'u ok hun?' Oversharing Online is Bad for You

We live in a world where we're constantly connected to our virtual lives, celebrity news and the digital pipeline. I for one, can't leave a room to go make a coffee or even take a shower without my phone in tow (don't worry, I leave it on the windowsill. It doesn't get a rinse with my Kerastase). It's sad but true, being constantly able to reach anyone or read the latest news makes putting down the mobile achingly difficult.

Being able to share our lives and successes, brunch dates and new shoes through beautifully filtered snaps is addictive, but what about when we share problems or failures to our wider social networks? Looking for help, support and guidance during tougher times is a worthwhile and completely healthy thing to do. Relationships, friendships and family are indispensable throughout the hardships we come across in our lives but what about the impact of sharing it online?

We all come across those posts on our timeline every now and then when someone from your past or friend of a friend goes on a cryptic rant or an online connection shares a personal story in a public forum. Insights show that Facebook users report higher levels of social support, companionship and all important emotional support than those who don't use the social network. “Someone who uses Facebook multiple times per day gets about half the boost in total support that someone receives from being married or living with a partner.” Social networks can't replace the emotional support that a partner can provide but it can definitely play a part in making us feel like we're not alone.

Sharing our problems online can give us a good boost when we're feeling down but what about when it backfires? The responses we get online can have a significant impact on our stress levels and mental health. "If you share a negative/stressful experience or event online (whether that be on your social networking site—i.e. Facebook, Twitter, Instagram, etc., or anonymous online community), the type of responses you receive can lead to increased or decreased levels of stress.” If you reach out and post something personal, like a problem, bad experience or traumatic life event and you get negative responses back, it can cause you to reflect more deeply on it, intensifying any negative thoughts or feelings and causing issues with recovery. Even an awareness of someone else's hardship can cause stress so just reading another's emotional posts online can cause us distress.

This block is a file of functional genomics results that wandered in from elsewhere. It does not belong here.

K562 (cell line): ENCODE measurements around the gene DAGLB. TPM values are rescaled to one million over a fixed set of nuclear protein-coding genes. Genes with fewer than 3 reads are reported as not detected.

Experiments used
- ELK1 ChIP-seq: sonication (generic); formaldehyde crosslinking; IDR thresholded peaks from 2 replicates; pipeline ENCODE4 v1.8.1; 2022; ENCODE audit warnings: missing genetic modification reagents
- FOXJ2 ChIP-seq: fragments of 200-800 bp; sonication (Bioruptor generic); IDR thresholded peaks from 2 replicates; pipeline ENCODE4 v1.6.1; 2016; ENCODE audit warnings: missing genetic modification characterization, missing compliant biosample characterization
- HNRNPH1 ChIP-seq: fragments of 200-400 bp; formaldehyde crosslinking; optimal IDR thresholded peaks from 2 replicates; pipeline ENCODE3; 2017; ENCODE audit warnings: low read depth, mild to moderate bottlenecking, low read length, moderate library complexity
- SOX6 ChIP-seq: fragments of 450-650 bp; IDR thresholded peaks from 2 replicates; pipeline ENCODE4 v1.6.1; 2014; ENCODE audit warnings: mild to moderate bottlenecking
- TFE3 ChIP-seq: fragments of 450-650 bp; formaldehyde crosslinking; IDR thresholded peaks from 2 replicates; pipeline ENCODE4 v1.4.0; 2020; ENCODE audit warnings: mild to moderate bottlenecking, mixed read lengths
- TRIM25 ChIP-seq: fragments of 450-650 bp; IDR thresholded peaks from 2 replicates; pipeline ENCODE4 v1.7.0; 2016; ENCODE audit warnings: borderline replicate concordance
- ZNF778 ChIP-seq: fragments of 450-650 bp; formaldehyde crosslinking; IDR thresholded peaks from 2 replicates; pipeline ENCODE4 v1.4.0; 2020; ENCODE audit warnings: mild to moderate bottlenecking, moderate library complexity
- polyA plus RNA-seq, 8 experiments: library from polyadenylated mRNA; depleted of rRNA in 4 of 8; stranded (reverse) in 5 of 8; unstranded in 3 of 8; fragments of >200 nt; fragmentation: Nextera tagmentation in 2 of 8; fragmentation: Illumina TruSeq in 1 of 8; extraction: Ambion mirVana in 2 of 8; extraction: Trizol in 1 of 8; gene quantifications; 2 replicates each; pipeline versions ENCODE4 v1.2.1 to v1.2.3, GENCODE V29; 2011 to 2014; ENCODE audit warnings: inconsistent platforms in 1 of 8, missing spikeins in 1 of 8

We have no way of controlling how people will react to what we decide to share online, particularly since our social networks are comprised of more than immediate friends and family, we connect with friends of friends, bloggers and influencers and random strangers who happened to post something we liked once. The problem with online communication is most of it is written which opens things up to a whole world of misinterpretation. How many times have our teenage selves gotten a 'kk' text and thought we had upset a friend. It can be hard to figure out the tone of written text or to read the underlying message or intent behind someone's words when it's not implicit. Reading something incorrectly or mistakenly assigning a different meaning to a response can increase stress levels as can imagining the responses to your posts.

It's advisable to use social media wisely and by all means, reach out when you need support but take care when posting to minimise any damage. Think about who you want to speak to, why you want to connect and what you want in return. Learn the difference between seeking help and having a good old vent or online rant. If your online appeal doesn't garner the response or support you wanted or expected then it's time to turn your attention to more personal and direct forms of communication.